Dementia is a devastating disease with no cure. It affects over five million Americans. Brain disease is a devastating condition that can cause severe mental and physical disabilities. It also places a huge burden on caregivers. 

Most dementia patients need to be cared for in their homes. This means that it is often upto the adult children to make decisions. 

1. You can’t do it all yourself!

A recent survey by The Alzheimer’s Association found that around 40% of primary dementia care providers are suffering from depression. Ask for help immediately if you feel anxious or overwhelmed. You can also get dementia care for your senior loved ones via

Untrained individuals cannot handle the emotional stress of caring for someone with an illness. We strongly recommend that you seek professional assistance from a specialized facility. 

2. Have patience

Dealing with dementia patients can be frustrating because they are unable to communicate the way they used to. Communication is possible in most cases provided you are patient. This means that you slow down and give them time to process your words.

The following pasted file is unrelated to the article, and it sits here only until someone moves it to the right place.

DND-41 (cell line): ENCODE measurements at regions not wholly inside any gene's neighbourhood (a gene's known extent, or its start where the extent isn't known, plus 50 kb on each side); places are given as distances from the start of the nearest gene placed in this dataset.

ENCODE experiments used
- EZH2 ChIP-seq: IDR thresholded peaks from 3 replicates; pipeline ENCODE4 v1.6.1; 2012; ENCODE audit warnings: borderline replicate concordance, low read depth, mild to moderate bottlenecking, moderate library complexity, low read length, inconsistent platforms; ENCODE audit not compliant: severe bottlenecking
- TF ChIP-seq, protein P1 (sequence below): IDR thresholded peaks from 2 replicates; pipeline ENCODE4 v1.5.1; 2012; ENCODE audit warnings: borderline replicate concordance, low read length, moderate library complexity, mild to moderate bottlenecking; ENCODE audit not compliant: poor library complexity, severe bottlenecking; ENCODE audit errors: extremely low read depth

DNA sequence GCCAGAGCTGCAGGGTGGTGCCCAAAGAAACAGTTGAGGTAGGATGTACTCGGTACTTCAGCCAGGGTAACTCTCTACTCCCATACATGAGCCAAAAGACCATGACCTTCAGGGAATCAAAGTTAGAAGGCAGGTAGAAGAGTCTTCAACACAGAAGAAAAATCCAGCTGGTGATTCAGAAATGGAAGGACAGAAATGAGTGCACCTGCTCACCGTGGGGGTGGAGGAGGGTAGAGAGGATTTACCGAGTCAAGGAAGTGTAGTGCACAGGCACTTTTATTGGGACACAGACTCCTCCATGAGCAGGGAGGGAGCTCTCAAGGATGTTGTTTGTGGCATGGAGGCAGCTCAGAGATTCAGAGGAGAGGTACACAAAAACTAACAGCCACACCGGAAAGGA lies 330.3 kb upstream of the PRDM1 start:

You can also keep your eyes open and pay attention to facial cues and gestures. Some patients with brain disease prefer to shake their heads or nod rather than answer questions verbally. 

3. Preparation for the inevitable

The only problem with this illness is its tendency to get worse over time. A dementia care provider must be prepared mentally and physically for the inevitable decline. 

In most cases, the additional care that a person suffering from worsening symptoms requires is too much for one person. Many adult children seek out specialized facilities at this stage.